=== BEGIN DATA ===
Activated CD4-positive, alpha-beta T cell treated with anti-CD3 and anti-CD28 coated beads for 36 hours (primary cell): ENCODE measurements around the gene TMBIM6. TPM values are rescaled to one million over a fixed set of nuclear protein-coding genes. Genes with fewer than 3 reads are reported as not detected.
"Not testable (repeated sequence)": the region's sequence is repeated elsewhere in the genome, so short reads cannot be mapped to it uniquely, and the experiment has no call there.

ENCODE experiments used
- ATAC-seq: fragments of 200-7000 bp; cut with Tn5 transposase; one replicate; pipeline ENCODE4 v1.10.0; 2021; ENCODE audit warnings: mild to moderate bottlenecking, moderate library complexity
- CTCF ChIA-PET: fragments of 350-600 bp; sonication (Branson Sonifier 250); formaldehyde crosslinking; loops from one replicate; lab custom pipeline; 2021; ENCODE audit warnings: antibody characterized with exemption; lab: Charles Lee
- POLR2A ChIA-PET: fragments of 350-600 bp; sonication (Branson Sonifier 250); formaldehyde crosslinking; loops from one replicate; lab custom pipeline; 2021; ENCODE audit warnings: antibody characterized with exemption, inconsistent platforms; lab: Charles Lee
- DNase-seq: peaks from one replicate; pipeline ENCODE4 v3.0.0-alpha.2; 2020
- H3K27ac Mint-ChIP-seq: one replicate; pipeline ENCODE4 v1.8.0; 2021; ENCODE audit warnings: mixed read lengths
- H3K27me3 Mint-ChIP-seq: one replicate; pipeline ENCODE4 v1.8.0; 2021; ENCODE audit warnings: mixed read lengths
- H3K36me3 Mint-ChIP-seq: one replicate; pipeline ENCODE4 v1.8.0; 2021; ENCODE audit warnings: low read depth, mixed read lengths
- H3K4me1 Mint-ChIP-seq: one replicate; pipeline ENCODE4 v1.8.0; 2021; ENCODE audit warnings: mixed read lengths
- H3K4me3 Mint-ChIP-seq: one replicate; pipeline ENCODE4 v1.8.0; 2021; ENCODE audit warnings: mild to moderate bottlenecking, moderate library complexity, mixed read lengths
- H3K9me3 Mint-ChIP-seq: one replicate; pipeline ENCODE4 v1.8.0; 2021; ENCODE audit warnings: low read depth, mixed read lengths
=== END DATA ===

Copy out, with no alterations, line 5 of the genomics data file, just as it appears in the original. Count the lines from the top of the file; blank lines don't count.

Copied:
- CTCF ChIA-PET: fragments of 350-600 bp; sonication (Branson Sonifier 250); formaldehyde crosslinking; loops from one replicate; lab custom pipeline; 2021; ENCODE audit warnings: antibody characterized with exemption; lab: Charles Lee